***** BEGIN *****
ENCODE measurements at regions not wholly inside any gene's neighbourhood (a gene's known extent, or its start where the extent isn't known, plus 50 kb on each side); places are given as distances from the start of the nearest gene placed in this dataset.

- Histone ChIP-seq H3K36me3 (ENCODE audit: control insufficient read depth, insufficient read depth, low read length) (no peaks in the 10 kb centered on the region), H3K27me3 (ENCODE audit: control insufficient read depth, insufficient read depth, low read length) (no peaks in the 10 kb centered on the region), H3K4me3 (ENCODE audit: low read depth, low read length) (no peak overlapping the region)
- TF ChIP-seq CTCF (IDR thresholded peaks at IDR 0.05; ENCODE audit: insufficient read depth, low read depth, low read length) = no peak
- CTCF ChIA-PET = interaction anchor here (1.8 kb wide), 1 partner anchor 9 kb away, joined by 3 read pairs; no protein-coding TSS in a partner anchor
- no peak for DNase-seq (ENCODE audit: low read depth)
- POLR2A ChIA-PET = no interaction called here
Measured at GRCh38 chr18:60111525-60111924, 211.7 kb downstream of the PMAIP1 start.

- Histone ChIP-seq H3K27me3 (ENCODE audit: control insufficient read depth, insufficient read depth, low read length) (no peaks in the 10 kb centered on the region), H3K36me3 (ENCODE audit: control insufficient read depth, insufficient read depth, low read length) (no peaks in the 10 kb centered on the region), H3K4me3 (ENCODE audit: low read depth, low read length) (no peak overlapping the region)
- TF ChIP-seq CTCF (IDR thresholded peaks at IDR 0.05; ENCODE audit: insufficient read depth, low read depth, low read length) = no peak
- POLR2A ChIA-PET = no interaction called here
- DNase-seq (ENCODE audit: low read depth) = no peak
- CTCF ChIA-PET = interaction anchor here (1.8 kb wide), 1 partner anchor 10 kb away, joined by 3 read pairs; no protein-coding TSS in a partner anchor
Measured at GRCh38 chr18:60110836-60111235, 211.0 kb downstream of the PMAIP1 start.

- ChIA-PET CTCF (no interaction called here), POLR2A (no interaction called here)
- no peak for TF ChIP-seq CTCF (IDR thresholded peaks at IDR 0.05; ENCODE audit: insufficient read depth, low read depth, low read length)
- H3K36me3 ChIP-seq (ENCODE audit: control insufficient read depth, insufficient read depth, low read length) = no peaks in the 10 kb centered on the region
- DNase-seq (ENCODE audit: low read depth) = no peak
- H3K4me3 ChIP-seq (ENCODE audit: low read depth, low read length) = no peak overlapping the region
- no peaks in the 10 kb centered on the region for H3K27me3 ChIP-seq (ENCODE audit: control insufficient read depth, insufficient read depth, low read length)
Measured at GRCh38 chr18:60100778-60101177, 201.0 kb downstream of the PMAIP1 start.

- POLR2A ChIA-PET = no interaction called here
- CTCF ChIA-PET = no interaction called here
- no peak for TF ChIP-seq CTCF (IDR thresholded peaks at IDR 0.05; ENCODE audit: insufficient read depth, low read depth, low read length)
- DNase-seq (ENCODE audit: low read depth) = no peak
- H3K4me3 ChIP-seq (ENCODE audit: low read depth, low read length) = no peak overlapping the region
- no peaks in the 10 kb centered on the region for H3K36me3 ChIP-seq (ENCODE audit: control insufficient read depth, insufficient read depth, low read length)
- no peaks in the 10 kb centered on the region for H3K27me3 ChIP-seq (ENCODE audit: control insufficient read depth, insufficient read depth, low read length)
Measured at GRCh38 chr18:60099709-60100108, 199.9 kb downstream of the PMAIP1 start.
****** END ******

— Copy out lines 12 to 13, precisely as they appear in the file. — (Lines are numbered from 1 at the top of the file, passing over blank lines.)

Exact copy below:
- CTCF ChIA-PET = interaction anchor here (1.8 kb wide), 1 partner anchor 10 kb away, joined by 3 read pairs; no protein-coding TSS in a partner anchor
Measured at GRCh38 chr18:60110836-60111235, 211.0 kb downstream of the PMAIP1 start.